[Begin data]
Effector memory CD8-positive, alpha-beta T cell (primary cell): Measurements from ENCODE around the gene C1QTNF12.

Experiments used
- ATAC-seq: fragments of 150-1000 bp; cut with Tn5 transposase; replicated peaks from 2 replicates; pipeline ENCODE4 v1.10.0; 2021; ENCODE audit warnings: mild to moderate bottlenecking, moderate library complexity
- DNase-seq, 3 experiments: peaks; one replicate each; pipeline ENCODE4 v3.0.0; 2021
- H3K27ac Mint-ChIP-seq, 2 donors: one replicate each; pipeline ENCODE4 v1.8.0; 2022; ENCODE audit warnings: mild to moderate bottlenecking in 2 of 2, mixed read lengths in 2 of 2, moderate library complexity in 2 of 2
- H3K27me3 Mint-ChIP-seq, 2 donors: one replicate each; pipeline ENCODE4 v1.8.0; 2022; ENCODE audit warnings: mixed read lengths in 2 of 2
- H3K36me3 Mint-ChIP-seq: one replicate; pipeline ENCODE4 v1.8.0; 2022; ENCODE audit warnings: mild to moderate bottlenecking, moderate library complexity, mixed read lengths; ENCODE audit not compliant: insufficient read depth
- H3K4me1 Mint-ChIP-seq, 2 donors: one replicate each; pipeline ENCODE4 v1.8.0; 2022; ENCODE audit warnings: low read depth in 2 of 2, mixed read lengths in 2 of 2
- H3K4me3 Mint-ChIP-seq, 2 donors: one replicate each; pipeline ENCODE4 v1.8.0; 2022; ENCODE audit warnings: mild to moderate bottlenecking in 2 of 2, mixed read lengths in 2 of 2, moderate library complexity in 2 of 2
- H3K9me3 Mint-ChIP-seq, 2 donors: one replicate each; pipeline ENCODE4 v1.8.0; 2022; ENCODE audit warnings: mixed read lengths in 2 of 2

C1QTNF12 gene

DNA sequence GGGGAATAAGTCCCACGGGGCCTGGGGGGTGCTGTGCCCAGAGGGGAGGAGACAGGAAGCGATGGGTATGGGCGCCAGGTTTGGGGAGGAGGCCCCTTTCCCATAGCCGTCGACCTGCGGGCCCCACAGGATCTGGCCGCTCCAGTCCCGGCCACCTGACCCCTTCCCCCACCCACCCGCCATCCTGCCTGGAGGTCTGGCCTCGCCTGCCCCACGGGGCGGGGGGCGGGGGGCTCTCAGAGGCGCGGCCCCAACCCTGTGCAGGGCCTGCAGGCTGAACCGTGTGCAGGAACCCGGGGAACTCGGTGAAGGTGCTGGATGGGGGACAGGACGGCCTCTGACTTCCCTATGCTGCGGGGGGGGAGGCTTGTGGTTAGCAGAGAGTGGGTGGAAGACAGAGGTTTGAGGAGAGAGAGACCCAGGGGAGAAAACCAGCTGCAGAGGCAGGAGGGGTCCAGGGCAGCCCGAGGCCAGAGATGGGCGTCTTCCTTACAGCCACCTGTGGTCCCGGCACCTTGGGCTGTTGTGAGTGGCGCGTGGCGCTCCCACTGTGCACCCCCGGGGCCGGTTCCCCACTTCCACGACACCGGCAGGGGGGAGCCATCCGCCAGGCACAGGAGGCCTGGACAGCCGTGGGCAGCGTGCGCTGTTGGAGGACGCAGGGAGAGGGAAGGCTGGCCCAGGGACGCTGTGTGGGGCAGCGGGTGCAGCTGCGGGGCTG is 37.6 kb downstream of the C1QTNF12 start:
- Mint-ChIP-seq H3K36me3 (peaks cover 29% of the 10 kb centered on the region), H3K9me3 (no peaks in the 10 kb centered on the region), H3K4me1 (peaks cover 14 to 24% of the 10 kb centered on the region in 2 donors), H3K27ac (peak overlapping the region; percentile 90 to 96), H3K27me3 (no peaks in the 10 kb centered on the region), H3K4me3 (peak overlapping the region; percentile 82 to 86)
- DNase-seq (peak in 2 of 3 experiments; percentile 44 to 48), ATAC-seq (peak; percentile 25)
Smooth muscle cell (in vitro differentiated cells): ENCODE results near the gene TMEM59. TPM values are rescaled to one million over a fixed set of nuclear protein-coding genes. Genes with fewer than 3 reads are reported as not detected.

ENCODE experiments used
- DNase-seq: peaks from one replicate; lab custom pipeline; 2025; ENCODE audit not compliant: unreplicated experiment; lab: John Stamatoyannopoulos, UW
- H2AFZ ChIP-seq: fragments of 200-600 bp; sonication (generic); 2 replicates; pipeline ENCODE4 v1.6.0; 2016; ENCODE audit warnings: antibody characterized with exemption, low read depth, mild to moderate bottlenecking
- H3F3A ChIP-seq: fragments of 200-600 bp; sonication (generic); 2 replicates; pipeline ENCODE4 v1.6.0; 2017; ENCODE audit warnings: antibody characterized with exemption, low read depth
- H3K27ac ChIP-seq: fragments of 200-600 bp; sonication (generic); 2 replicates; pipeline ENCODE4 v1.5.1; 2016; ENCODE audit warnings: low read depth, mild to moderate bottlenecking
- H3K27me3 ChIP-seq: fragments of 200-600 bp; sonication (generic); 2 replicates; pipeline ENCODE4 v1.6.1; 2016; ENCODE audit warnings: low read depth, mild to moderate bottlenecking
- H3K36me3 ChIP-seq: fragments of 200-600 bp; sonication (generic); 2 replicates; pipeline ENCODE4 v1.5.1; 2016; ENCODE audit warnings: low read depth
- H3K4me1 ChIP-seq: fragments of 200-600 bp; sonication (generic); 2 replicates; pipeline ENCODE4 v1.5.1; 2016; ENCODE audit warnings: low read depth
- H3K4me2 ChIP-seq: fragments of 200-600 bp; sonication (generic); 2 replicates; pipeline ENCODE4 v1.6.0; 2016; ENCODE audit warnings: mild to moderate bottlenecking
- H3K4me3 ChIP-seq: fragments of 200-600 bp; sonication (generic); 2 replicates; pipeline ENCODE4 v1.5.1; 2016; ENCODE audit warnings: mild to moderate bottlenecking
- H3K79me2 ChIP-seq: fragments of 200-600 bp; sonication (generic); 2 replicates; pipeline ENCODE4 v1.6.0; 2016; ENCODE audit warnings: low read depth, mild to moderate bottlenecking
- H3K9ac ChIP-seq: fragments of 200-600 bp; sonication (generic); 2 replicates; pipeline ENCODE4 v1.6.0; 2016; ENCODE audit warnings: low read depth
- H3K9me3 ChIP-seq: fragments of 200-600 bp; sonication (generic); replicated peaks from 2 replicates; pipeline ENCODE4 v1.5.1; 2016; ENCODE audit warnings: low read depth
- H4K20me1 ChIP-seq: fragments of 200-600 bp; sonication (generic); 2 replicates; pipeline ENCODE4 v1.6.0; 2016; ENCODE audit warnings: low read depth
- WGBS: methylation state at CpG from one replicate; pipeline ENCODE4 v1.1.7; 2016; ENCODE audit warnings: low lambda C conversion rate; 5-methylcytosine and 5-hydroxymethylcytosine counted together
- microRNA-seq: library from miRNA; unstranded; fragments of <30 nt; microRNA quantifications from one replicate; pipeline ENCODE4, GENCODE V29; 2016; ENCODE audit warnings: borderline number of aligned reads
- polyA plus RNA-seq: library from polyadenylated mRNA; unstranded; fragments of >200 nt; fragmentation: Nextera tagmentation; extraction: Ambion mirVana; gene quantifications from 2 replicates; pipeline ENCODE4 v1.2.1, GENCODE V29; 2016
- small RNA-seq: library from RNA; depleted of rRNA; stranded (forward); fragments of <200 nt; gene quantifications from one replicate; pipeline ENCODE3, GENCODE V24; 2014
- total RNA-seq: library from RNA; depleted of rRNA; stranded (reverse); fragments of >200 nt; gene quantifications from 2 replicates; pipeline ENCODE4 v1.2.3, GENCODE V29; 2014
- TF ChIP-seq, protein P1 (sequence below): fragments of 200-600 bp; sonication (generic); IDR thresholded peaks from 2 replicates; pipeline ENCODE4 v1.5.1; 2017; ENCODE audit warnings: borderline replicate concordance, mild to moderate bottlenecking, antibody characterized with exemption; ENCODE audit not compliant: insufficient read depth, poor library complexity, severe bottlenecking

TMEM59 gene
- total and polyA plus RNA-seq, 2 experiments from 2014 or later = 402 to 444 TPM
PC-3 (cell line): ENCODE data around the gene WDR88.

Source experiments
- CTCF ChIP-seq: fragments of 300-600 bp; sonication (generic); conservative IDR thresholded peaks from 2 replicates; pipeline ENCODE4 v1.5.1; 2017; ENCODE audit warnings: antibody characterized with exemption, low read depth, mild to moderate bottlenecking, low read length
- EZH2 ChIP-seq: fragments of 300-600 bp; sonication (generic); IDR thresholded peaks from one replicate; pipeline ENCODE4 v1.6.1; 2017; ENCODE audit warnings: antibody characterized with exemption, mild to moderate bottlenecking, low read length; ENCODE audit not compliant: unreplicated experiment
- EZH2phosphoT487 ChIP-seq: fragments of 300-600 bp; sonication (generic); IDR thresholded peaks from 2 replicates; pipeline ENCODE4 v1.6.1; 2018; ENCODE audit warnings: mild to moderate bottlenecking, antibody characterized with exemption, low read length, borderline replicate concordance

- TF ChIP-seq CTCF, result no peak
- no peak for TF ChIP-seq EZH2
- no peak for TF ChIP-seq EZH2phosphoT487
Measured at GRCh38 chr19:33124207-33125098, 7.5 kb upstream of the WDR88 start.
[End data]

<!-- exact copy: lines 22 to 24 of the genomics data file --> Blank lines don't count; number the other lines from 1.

- H3K36me3 ChIP-seq: fragments of 200-600 bp; sonication (generic); 2 replicates; pipeline ENCODE4 v1.5.1; 2016; ENCODE audit warnings: low read depth
- H3K4me1 ChIP-seq: fragments of 200-600 bp; sonication (generic); 2 replicates; pipeline ENCODE4 v1.5.1; 2016; ENCODE audit warnings: low read depth
- H3K4me2 ChIP-seq: fragments of 200-600 bp; sonication (generic); 2 replicates; pipeline ENCODE4 v1.6.0; 2016; ENCODE audit warnings: mild to moderate bottlenecking